A funny and insightful retrospective collection from a celebrated cartoonist.
Universally beloved cartoonist Guy Delisle showcases a career-spanning collection of his work with a sly sense of humor and warm characterization. Before Delisle became an international superstar with his globe-hopping travelogues, he was an animator experimenting with the comics form. Always aware of the elasticity of the human form and honing his keen observer’s eye, young Delisle created hilarious set pieces.
World Record Holders ranges from wistful childhood nostalgia to chagrined post-fame encounters, touching on formally ambitious visual puns and gut-busting what-ifs. Delisle again and again shows how life is both exhilarating and embarrassing. Delisle visits an exhibition of his work in another country and is confronted by an angry spouse who blames him for destroying her marriage. A juvenile game of Bows and Arrows turns menacing as arrows shot straight up in the air turn into barely visible missiles of death. A coded message from space creates different reactions from different people—debates, dance festivals, gallery shows. Translated by Helge Dascher and Rob Aspinall.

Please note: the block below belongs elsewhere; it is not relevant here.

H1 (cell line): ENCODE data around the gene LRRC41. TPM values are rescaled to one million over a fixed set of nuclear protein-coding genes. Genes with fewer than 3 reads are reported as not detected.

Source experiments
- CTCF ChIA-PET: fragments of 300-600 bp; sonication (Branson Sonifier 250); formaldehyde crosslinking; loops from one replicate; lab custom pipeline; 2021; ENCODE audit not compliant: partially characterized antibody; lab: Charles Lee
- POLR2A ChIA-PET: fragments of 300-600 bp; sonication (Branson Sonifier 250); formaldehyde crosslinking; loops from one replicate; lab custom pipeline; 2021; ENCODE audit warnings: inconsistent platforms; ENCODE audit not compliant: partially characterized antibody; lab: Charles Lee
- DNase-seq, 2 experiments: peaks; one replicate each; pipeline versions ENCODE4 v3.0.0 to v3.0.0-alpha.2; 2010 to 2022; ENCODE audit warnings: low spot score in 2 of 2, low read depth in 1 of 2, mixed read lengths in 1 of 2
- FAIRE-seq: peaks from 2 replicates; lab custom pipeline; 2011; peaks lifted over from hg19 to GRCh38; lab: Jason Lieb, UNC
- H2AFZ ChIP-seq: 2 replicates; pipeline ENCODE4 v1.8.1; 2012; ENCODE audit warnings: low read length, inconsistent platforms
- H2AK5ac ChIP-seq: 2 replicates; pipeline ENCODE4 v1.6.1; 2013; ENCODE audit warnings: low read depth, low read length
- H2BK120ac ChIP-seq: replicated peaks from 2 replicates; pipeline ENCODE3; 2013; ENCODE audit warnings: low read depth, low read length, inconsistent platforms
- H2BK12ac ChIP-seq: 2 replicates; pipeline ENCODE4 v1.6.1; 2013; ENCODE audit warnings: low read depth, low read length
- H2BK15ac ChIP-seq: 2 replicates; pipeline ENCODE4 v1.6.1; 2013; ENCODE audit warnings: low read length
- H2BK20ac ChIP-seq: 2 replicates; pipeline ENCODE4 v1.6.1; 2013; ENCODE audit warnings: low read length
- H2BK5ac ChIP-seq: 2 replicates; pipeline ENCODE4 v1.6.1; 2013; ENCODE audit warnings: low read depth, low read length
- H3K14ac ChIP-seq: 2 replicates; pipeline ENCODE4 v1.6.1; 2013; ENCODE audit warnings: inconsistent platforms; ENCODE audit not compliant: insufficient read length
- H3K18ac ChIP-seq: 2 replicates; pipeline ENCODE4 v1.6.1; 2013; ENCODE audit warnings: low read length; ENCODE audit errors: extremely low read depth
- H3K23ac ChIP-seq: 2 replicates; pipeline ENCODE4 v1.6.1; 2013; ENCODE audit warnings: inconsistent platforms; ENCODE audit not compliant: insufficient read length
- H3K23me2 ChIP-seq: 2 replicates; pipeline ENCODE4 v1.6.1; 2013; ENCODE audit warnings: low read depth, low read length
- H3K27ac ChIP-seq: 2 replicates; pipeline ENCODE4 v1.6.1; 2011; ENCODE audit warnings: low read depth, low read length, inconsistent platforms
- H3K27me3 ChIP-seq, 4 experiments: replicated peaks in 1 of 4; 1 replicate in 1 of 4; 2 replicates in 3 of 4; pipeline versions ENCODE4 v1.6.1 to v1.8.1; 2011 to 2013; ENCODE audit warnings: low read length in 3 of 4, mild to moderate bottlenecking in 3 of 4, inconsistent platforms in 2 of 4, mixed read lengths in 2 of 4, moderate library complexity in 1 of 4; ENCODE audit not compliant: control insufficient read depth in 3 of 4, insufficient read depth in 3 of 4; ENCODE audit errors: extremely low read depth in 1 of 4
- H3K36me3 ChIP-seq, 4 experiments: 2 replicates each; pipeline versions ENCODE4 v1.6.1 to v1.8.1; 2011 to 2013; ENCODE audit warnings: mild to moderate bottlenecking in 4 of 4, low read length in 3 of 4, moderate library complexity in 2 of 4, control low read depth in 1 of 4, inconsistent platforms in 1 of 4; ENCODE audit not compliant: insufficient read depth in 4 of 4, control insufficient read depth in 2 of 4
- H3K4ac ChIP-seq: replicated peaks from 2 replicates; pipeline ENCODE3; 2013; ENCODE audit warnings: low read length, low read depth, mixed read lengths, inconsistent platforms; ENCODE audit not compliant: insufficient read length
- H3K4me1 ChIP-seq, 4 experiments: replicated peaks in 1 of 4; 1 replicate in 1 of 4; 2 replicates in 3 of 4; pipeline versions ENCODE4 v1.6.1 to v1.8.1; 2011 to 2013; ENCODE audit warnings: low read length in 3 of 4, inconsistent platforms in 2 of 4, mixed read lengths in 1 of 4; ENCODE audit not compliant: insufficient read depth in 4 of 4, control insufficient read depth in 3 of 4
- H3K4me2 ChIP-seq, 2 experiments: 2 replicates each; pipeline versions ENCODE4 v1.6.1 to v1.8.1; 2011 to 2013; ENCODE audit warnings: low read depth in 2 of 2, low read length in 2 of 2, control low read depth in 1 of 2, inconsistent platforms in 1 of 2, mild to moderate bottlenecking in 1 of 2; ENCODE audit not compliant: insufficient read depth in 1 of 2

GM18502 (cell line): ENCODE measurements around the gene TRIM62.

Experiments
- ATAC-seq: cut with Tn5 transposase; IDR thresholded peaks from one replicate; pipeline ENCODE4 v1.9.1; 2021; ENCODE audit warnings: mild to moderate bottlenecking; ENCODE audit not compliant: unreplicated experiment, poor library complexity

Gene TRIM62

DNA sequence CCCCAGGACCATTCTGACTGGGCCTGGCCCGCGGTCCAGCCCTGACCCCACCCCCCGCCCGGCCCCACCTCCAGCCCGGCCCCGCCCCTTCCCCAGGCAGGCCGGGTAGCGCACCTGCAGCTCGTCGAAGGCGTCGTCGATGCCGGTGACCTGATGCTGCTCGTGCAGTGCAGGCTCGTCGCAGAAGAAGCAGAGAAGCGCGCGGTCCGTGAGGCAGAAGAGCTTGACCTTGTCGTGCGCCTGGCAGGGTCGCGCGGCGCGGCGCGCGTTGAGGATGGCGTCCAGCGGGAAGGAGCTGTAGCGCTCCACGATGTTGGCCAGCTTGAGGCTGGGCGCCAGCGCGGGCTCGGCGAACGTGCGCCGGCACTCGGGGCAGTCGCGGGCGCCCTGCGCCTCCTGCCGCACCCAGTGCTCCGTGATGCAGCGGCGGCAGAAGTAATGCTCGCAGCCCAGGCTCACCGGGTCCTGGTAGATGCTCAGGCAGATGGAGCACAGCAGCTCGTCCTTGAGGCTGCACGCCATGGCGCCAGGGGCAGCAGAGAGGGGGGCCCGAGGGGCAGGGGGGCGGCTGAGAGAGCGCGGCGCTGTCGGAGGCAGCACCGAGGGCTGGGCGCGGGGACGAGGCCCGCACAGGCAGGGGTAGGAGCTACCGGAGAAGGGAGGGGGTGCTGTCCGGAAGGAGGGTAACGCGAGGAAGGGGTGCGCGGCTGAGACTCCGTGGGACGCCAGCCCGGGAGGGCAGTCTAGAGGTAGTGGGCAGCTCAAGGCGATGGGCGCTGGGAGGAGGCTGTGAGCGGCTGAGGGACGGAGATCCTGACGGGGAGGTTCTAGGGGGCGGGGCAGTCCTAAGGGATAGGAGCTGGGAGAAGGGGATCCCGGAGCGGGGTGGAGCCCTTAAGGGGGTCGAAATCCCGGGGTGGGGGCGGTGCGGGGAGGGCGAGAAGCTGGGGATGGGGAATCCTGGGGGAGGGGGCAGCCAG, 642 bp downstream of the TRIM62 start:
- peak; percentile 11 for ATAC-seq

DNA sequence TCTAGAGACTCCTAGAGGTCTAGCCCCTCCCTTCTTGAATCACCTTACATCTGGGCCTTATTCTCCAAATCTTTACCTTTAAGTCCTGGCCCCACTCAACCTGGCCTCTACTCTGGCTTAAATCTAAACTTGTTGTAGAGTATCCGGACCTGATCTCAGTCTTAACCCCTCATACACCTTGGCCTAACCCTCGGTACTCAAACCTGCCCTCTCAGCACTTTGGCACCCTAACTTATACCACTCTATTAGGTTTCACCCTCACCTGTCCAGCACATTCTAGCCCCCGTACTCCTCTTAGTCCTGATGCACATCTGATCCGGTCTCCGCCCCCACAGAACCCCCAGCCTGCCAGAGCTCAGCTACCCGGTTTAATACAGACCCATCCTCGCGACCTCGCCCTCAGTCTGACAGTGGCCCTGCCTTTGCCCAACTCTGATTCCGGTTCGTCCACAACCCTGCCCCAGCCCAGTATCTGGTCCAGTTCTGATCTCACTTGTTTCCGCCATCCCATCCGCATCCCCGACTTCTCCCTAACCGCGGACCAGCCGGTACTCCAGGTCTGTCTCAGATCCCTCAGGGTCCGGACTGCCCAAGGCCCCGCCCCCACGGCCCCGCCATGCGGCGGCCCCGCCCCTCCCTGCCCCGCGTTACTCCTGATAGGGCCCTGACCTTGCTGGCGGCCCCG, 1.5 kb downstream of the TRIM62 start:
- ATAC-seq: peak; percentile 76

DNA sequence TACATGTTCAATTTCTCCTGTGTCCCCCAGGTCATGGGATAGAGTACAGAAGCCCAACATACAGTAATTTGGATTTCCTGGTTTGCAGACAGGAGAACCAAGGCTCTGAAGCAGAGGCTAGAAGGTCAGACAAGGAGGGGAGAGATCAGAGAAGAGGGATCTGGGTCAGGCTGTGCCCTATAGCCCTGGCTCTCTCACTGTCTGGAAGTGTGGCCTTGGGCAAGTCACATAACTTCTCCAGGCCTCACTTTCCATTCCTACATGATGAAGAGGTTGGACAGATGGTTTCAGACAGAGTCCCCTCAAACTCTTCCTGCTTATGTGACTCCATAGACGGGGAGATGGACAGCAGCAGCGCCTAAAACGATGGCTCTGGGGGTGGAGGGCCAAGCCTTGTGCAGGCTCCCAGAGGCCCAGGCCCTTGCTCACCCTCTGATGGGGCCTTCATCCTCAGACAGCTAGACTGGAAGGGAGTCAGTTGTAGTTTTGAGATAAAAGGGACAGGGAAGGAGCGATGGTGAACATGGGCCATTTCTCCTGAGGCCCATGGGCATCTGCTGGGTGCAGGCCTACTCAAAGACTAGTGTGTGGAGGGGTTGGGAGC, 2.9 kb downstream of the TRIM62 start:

About the Author
Born in Québec City, Canada, in 1966, Guy Delisle now lives in the south of France with his wife and two children. Delisle spent ten years working in animation, which allowed him to learn about movement and drawing. He is best known for his travelogues about life in faraway countries: Burma Chronicles, Jerusalem: Chronicles from the Holy City, Pyongyang, and Shenzhen. He has since expanded his oeuvre by telling a Doctors Without Borders acquaintance’s story as a nail-biting thriller (Hostage) and revisiting his teen years and first summer job (Factory Summers).
"A must-have for Delisle fans."—Publishers Weekly
“One of the greatest modern cartoonists.” —The Guardian
“Guy Delisle is the real thing: a skilled and wryly funny cartoonist [with an] acute sense of timing.” —NPR
“Delisle, a former animator, has a knack for visual shorthand…and for drawing environments.” —New York Times